The period from 1992 to 1995 saw great fluctuations in the number of refugees in Croatia, mostly because refugees were leaving for other countries; few of them returned to Bosnia and Herzegovina (Fig. 3). From the autumn of 1995, new refugees entered Croatia only sporadically and in small groups. 1996 onwards saw the extremely slow and protracted return of refugees to the newly established Federation of Bosnia and Herzegovina. The newly established balance of military power and the much increased presence of UN forces after the Dayton agreement made that return possible, (but not efficient).
The last phase of the humanitarian crisis
The last phase of the humanitarian crisis occured during the time when the population of the Bihać area was facing extinction under the brutal assaults of the Yugoslav Army and Serbian paramilitary forces. These Serbian forces had shortly before perpetrated the huge massacre of Bosniac-Muslims in Srebrenica, despite the presence of numerous UN forces which had been reinforced by NATO troops. The UN concept of "safe heavens" was at best completely inefficient in protecting civilians, and it was apparent that the same fate was imminent for Bihać.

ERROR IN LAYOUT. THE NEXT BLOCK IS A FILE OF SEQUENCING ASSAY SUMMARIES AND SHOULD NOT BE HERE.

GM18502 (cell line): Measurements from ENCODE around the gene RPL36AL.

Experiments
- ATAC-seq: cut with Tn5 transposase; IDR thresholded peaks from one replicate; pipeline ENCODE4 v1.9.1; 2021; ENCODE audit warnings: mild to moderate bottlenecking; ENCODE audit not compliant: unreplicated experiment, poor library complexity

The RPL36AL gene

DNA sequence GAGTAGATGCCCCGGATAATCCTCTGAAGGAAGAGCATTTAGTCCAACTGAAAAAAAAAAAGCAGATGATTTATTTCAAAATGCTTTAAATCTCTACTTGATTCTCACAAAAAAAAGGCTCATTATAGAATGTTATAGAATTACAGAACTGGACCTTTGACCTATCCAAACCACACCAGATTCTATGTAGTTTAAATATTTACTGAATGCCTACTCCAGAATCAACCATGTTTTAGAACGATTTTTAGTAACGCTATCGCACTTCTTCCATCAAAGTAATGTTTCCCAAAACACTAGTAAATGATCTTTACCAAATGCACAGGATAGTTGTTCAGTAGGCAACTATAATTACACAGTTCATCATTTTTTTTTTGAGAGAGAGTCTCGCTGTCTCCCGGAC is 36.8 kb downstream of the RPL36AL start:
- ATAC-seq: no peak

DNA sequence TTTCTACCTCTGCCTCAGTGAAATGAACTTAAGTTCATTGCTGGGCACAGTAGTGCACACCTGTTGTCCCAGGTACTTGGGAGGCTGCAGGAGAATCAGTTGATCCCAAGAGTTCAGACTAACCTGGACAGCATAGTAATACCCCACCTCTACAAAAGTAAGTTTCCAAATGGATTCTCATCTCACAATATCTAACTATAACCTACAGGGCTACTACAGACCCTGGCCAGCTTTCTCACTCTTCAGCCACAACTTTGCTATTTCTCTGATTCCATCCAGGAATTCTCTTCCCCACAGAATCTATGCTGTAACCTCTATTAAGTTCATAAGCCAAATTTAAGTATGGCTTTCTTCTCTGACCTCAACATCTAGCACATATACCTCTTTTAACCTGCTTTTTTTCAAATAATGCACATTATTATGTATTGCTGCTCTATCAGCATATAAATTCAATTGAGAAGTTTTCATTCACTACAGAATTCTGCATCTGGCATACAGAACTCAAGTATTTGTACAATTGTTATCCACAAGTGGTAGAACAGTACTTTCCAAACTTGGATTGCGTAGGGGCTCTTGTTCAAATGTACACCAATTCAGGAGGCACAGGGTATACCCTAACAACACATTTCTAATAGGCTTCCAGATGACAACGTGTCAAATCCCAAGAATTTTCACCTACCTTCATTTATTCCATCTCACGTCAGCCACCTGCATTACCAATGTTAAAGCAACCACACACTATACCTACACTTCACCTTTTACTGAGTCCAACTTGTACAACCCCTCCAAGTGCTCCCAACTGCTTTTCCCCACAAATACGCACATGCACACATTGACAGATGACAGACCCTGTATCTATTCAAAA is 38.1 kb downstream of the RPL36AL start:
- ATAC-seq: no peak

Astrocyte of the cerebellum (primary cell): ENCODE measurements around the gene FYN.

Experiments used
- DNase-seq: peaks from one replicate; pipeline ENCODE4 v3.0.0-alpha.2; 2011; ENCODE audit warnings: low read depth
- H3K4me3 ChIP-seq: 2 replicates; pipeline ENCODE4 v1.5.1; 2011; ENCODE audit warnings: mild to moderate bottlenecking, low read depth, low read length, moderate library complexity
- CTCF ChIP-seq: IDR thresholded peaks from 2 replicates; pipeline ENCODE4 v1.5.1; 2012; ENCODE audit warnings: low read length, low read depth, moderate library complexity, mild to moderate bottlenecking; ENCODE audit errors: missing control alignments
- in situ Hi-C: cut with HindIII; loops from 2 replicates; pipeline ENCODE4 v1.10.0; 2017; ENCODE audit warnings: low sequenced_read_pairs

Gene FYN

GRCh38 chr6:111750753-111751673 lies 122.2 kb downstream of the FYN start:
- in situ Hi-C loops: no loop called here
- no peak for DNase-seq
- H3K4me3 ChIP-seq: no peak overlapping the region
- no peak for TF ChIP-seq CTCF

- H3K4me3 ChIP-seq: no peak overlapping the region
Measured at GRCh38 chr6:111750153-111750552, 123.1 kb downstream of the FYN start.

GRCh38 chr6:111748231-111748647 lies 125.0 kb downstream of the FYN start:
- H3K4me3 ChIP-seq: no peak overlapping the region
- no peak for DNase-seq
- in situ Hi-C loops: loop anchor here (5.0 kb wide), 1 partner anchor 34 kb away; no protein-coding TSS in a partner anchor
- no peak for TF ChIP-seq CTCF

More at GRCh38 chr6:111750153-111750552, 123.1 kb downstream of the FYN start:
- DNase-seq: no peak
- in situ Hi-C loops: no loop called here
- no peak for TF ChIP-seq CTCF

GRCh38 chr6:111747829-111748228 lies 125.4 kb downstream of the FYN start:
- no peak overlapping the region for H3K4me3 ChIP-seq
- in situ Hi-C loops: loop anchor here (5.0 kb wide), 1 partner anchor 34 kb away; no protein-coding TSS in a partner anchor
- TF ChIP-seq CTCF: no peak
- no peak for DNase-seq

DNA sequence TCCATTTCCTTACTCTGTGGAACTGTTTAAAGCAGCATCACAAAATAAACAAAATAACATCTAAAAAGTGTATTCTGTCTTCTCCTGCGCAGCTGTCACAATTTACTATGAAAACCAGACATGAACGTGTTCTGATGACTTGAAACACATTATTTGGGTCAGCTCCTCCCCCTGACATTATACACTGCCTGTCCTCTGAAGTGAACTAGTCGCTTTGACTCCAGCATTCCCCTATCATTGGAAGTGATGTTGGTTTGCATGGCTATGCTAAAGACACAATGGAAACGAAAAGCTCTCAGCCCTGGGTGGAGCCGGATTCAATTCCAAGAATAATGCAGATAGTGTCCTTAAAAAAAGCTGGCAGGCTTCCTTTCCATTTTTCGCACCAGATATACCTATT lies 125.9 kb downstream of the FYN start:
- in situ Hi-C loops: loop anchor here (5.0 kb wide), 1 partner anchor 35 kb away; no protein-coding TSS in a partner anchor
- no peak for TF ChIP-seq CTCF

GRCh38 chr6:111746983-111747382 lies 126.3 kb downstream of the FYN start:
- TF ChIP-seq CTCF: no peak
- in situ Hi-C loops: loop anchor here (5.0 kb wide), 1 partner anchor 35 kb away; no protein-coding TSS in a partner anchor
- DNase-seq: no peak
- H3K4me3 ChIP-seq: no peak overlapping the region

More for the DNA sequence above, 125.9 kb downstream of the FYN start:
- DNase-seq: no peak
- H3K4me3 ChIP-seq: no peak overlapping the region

The large-scale Croatian military operation "Storm" saved Bihac from destruction. Although the primary goal of the "Storm" operation was to liberate those parts of Croatia still occupied by Serbian paramilitary forces (so-called Krajina), the opening of the safe corridor to Bihać was also a major goal of the operation. "Storm" is the best illustration of the positive role of the Croatian military forces in terminating the humanitarian crisis in Bosnia and Herzegovina, a crisis which was about to turn from the widespread tragedy into a total catastrophe.
The total victory of the Croatian forces over the Serbian paramilitary forces in Croatia, and in the neighbouring Bosnian towns of Drvar, Grahovo, Glamoe and Mrkonjić Grad, was crucial to the successful completion of the Dayton agreements. As most representatives of the international community have systematically neglected the vital role of Croatia in the termination of the war and humanitarian crisis in Bosnia and Herzegovina, it is important to stress the immediate and positive effects of the Croatian military operation "Storm": (a) It enabled the establishment of peace as a necessary prerequisite for the return of refugees and displaced persons to their homes; (b) It promptly eliminated the suffering of the civilian population, for humanitarian corridors were finally opened and intensely used; (c) It hastened the release of a large number of detainees from prisons and concentration camps; and (d) It intensified the search for missing persons and/or mortal remains.